Colleges and institutes are renowned for offering extensive opportunities for applied and experiential learning to their learners. Through the 1996 Student Connections program, which we managed for well over a decade in partnership with Industry Canada, HRDC, and the Association of Universities and Colleges (now Universities Canada), college students were hired to deliver computer, Internet, and e-business trainings to small and medium-sized enterprises. By its 10th anniversary, 200 000 students had participated.
Today, we continue to work with our member institutions and the federal government to support employers in delivering internship opportunities to students in growing sectors of the economy, such as tech and the environment. Our Career Launcher program, launched in 2017, supports employers in hiring students for internships in Clean Tech, Digital Tech, Natural Resources, and Sustainable Development Goals awareness. In response to the COVID-19 pandemic, and the need for more flexible learning opportunities, we launched a brand-new program in 2021 to develop new ways to deliver hands-on experiences using the latest available technologies. In collaboration with Simulation Canada, The Virtu-WIL initiative helps provide new and innovative virtual ways for healthcare students in nursing, medical laboratory sciences, and paramedicine to acquire competencies and make valuable connections with employers. This is only one way in which we continue to support our members and their students for the future as the sector continues to grow and adapt.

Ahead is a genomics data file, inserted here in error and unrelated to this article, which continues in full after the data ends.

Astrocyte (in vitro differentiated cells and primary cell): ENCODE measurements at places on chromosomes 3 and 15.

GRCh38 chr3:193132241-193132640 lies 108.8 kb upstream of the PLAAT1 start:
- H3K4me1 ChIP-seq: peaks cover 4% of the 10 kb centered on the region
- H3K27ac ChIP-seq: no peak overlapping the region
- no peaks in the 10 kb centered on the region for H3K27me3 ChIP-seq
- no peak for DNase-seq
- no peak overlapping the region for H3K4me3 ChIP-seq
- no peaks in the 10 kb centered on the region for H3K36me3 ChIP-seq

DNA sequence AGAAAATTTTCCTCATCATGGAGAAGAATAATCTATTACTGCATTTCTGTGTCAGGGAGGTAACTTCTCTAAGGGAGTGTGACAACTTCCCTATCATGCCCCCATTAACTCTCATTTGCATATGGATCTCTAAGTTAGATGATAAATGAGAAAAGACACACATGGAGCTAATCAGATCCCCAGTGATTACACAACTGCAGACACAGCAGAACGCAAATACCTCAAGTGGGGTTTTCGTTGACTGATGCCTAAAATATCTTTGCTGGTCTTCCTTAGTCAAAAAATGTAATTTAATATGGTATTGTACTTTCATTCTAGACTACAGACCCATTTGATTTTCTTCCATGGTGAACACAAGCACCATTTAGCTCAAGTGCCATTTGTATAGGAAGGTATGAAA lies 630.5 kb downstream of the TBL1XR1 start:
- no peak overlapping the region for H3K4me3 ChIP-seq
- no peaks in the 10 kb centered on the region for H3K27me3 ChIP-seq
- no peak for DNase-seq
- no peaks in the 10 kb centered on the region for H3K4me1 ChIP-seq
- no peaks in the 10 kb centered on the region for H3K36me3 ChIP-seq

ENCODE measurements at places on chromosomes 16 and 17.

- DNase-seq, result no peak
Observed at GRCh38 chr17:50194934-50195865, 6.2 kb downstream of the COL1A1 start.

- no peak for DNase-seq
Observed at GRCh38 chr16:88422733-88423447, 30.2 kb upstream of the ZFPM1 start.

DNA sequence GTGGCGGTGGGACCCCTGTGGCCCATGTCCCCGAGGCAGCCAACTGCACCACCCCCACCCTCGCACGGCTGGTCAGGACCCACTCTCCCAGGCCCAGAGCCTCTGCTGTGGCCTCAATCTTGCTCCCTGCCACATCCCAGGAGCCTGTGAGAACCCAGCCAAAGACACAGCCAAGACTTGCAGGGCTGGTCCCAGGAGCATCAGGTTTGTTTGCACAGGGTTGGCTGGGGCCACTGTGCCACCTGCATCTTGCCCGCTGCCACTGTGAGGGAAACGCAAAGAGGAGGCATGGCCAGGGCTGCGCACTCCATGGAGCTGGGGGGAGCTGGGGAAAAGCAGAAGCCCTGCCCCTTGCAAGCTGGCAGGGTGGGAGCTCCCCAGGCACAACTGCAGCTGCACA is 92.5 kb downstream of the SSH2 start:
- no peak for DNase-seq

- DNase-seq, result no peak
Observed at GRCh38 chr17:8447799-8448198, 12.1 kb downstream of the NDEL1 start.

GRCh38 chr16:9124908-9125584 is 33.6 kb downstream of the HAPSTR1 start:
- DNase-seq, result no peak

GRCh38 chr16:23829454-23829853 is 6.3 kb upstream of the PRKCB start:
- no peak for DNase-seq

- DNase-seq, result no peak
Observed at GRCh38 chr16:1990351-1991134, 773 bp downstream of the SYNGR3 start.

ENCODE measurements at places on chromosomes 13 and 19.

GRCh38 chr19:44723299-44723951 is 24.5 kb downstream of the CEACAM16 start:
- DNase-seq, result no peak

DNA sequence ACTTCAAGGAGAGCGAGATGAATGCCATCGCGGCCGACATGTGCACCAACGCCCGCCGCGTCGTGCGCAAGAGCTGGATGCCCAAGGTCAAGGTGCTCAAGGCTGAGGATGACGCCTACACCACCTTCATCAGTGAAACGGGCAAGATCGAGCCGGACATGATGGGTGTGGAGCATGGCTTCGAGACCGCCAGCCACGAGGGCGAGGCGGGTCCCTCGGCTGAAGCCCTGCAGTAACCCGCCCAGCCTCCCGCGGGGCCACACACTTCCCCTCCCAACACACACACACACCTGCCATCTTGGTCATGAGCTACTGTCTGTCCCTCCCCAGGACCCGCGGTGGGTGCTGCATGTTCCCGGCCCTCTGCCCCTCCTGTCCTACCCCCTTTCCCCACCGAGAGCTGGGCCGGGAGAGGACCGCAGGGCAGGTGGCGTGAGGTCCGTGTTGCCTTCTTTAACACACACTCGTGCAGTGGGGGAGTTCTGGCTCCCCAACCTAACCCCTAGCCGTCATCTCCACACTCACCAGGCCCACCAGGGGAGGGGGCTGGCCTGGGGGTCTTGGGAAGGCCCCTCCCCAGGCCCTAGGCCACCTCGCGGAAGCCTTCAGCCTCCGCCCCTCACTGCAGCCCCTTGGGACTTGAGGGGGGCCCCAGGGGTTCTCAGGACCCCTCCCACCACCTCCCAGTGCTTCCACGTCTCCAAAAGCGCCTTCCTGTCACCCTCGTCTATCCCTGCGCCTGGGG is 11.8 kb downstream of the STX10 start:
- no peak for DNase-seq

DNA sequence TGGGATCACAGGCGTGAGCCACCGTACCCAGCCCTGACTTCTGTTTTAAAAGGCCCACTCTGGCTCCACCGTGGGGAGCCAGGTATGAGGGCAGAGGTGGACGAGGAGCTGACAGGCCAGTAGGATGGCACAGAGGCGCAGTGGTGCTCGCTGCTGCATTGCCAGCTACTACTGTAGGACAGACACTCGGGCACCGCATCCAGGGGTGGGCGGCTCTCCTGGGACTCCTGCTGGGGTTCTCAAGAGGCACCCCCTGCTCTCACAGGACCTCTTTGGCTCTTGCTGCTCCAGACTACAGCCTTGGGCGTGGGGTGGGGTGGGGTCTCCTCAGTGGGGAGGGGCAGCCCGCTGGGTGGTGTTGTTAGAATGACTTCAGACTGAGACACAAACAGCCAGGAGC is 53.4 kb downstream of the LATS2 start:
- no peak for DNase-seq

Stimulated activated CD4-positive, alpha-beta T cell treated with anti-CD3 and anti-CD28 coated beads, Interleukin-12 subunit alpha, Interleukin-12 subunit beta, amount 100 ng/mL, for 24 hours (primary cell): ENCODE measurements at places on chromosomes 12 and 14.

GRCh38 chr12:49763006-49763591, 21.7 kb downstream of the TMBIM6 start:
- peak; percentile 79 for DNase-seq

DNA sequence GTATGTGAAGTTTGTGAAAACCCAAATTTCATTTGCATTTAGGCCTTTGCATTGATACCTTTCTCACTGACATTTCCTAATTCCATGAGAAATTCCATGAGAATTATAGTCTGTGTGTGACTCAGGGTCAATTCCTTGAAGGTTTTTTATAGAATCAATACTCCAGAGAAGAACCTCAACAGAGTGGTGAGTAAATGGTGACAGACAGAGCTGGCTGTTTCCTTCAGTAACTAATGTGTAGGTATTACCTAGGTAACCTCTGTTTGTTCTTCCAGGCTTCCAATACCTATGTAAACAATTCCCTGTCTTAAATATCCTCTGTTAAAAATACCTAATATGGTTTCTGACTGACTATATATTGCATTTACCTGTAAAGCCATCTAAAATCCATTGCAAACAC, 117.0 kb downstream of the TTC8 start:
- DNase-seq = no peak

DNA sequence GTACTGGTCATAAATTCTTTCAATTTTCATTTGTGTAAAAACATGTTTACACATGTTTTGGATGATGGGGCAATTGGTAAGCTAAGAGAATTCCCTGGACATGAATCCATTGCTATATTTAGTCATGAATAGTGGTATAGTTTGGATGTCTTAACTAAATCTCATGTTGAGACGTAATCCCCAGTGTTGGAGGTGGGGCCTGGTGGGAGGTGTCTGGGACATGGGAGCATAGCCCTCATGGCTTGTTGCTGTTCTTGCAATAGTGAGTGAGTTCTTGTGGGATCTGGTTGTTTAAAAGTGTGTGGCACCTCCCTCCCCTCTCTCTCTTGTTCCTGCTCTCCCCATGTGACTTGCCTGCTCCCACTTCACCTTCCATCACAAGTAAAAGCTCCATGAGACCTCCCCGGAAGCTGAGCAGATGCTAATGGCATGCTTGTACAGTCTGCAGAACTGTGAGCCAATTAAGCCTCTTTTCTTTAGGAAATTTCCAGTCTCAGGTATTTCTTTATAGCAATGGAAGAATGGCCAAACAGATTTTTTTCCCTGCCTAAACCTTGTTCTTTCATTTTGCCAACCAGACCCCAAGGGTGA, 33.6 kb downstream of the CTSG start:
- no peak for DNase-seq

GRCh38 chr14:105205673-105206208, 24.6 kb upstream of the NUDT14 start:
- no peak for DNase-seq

Supporting immigration and a diverse workforce
Having always championed the role colleges and institutes play in responding to the human resource needs of industry and the federal government, we realized early on that immigration needed to be a part of that conversation. In 1984, we submitted a project proposal called “Making Canada Productive” to the Minister of Employment and Immigration, examining the role of colleges in supporting job creation and economic competitiveness. By the end of that decade, we began to look specifically at the role colleges and institutes can play to support immigrant integration into the labour market. As we advocated for better transferability of student credits within the Canadian college system, we also identified a similar need to make international credits and training transferable and recognizable.